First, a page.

2,486 (17.7)

16,285 (20.9)

Time of week

Weekdays

45,459 (71.0)

10,317 (73.6)

55,776 (71.5)

Weekend

18,567 (29.0)

3,697 (26.4)

22,264 (28.5)

Assessed emergency priority level by medical dispatcher

Level A

30,181 (47.1)

2,651 (18.9)

32,832 (42.0)

Level B

29,604 (46.2)

9,842 (70.2)

39,446 (50.6)

Level C

2,247 (3.5)

211 (1.5)

2,458 (3.2)

Level D

98 (0.2)

51 (0.4)

149 (0.2)

Level E

1,896 (3.0)

1,259 (9.0)

3,155 (4.0)

Response provided by medical dispatcherA

Red response

30,808 (48.1)

3,232 (23.1)

34,040 (43.6)

Orange response

30,370 (47.4)

9,150 (65.3)

39,520 (50.6)

Yellow response

446 (0.7)

146 (1.0)

592 (0.8)

Blue response

2,402 (3.8)

1,486 (10.6)

3,888 (5.0)

Patient-related

Age

18–30

10,045 (15.7)

1,585 (11.3)

11,630 (14.9)

31–65

26,969 (42.1)

5,366 (38.3)

32,335 (41.4)

66–75

10,519 (16.4)

2,735 (19.5)

13,254 (17.0)

76+

16,493 (25.8)

4,328 (30.9)

20,821 (26.7)

Gender

Male

31,732 (49.5)

6,750 (48.3)

38,482 (49.3)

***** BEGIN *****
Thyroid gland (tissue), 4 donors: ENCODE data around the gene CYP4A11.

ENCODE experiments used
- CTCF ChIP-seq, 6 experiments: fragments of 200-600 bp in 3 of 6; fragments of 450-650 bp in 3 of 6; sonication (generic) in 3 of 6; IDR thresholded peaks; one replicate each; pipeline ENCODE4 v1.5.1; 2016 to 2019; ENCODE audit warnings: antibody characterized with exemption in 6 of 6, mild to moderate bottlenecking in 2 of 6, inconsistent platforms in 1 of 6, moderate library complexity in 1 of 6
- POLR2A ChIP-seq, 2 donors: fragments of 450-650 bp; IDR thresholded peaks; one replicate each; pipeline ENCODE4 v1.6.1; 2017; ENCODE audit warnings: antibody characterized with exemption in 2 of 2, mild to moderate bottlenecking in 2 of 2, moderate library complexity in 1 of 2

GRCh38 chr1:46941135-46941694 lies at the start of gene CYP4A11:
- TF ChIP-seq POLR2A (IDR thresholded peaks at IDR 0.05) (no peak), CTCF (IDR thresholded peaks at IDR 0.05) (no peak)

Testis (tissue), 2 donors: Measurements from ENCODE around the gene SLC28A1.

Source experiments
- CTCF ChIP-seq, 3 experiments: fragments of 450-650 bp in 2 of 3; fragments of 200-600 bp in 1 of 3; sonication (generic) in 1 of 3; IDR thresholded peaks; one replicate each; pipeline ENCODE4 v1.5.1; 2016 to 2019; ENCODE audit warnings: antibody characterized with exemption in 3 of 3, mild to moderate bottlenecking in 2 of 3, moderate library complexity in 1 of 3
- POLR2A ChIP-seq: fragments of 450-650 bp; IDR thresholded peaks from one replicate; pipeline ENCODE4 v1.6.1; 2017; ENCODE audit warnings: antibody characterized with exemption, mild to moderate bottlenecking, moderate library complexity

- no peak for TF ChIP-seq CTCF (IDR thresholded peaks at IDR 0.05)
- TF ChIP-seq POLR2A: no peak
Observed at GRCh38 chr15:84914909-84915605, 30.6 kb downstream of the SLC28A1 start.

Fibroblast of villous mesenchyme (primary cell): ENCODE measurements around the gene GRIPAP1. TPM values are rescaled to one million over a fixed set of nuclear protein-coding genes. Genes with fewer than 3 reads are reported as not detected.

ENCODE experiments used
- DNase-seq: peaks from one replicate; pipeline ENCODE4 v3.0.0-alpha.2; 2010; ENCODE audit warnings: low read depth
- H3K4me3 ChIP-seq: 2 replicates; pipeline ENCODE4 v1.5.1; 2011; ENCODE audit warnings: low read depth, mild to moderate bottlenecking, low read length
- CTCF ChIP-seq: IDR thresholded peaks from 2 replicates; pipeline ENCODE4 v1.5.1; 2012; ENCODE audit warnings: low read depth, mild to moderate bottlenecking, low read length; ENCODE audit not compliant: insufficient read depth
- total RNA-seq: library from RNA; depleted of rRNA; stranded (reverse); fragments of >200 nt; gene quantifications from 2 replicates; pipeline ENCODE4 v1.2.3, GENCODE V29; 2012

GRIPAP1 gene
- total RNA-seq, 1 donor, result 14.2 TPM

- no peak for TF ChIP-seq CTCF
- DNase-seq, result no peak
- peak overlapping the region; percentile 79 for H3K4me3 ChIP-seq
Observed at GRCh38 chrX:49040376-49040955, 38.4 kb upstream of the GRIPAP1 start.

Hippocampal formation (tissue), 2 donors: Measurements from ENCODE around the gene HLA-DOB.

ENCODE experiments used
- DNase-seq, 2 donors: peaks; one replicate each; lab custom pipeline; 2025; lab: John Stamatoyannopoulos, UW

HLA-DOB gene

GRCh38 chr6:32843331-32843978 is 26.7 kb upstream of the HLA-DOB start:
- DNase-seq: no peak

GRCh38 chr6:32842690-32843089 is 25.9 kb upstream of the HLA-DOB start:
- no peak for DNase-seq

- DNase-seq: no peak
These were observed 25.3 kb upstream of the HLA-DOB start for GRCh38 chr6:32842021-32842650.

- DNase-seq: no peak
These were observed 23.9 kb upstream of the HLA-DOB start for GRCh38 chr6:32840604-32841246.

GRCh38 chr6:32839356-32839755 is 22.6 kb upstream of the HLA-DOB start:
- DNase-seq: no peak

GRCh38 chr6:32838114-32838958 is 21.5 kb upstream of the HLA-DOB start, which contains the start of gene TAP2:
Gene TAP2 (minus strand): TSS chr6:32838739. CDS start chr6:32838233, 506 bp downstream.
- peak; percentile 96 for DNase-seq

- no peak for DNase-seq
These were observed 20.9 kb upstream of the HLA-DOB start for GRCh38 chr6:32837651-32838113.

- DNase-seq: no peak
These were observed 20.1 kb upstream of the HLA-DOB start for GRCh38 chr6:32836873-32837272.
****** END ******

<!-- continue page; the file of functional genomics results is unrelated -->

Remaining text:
Female

32,318 (50.5)

7,240 (51.8)

39,558 (50.7)

Civil status

Cohabiting

26,625 (41.6)

5,861 (41.8)

32,486 (41.6)

Single

36,094 (56.4)

7,907 (56.4)

44,001 (56.4)

Missing

1,307 (2.0)

246 (1.8)

1,553 (2.0)

Ethnicity

Danish origin

54,271 (84.8)

11,678 (83.3)

65,949 (84.5)

Non-Danish origin

8,445 (13.2)

2,088 (14.9)

10,533 (13.5)

Missing value

1,310 (2.1)

248 (1.8)

1,558 (2.0)

Educational level

Elementary school

22,910 (35.8)

4,807 (34.3)

27,717 (35.5)

Short education

24,869 (38.8)

5,634 (40.2)

30,503 (39.1)

Medium/long education

10,388 (16.2)

2,253 (16.1)

12,641 (16.2)

Missing value

5,859 (9.2)

1,320 (9.4)

7,179 (9.2)

Income

1 Low

15,565 (24.3)

3,382 (24.1)

18,947 (24.3)

2

16,250 (25.4)

3,566 (25.5)

19,816 (25.4)

3

11,733 (18.3)

2,605 (18.6)

14,338 (18.4)

4

9,379 (14.7)

2,033 (14.5)

11,412 (14.6)

5 High

8,165 (12.8)

1,898 (13.5)

10,063 (12.9)

Missing value

2,934 (4.6)

530 (3.8)

3,464 (4.4)

Employment status

EmployedB

19,708 (30.8)

3,640 (26.0)

23,348 (29.9)

UnemployedC

10,796 (16.9)

2,115 (15.1)

12,911 (16.5)

Student

1,873 (2.9)

281 (2.0)

2,154 (2.8)

RetiredD

28,356 (44.3)